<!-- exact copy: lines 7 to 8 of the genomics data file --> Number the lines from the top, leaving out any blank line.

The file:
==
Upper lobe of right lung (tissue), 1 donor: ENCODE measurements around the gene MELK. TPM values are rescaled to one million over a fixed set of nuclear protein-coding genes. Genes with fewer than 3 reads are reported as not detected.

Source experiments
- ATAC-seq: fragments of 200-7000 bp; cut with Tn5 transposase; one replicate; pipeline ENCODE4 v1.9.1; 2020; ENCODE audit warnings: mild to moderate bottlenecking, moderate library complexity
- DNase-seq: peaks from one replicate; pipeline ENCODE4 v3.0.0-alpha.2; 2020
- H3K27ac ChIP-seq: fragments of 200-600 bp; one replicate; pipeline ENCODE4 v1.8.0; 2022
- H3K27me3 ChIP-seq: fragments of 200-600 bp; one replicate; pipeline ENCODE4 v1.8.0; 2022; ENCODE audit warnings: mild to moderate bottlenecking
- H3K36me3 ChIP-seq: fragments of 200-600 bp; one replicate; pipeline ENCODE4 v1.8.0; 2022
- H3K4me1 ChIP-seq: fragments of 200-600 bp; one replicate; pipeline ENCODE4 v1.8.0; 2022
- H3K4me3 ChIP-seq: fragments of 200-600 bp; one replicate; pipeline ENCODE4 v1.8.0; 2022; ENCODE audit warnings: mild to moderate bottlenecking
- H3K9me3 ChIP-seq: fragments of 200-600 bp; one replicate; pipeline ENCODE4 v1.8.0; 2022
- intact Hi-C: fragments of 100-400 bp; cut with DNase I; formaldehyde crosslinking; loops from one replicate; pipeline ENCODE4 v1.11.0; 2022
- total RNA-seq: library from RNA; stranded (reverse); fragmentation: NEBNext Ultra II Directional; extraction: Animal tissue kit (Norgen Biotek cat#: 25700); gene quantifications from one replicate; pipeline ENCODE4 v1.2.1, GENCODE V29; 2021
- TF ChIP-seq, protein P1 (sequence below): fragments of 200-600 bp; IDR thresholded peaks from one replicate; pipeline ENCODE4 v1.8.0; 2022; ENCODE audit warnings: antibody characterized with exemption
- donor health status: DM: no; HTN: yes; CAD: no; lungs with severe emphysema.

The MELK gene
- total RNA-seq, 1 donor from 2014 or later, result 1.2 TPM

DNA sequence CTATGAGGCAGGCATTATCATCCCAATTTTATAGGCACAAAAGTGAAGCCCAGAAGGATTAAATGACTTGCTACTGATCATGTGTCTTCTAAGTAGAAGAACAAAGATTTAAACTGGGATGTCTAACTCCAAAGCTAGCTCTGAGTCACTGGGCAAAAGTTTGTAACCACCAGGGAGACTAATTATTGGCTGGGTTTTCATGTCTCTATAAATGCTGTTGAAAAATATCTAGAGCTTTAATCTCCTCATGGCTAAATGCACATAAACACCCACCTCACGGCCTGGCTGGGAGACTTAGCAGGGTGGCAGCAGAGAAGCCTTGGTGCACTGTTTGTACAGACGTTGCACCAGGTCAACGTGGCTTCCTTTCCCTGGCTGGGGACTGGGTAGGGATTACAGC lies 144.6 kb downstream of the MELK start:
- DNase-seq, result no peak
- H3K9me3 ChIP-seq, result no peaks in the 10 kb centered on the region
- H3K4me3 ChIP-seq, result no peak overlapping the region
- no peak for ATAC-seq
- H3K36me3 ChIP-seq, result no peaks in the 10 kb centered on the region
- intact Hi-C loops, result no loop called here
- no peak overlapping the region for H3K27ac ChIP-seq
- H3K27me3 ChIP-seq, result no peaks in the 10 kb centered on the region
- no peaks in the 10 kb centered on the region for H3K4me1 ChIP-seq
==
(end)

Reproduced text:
- H3K36me3 ChIP-seq: fragments of 200-600 bp; one replicate; pipeline ENCODE4 v1.8.0; 2022
- H3K4me1 ChIP-seq: fragments of 200-600 bp; one replicate; pipeline ENCODE4 v1.8.0; 2022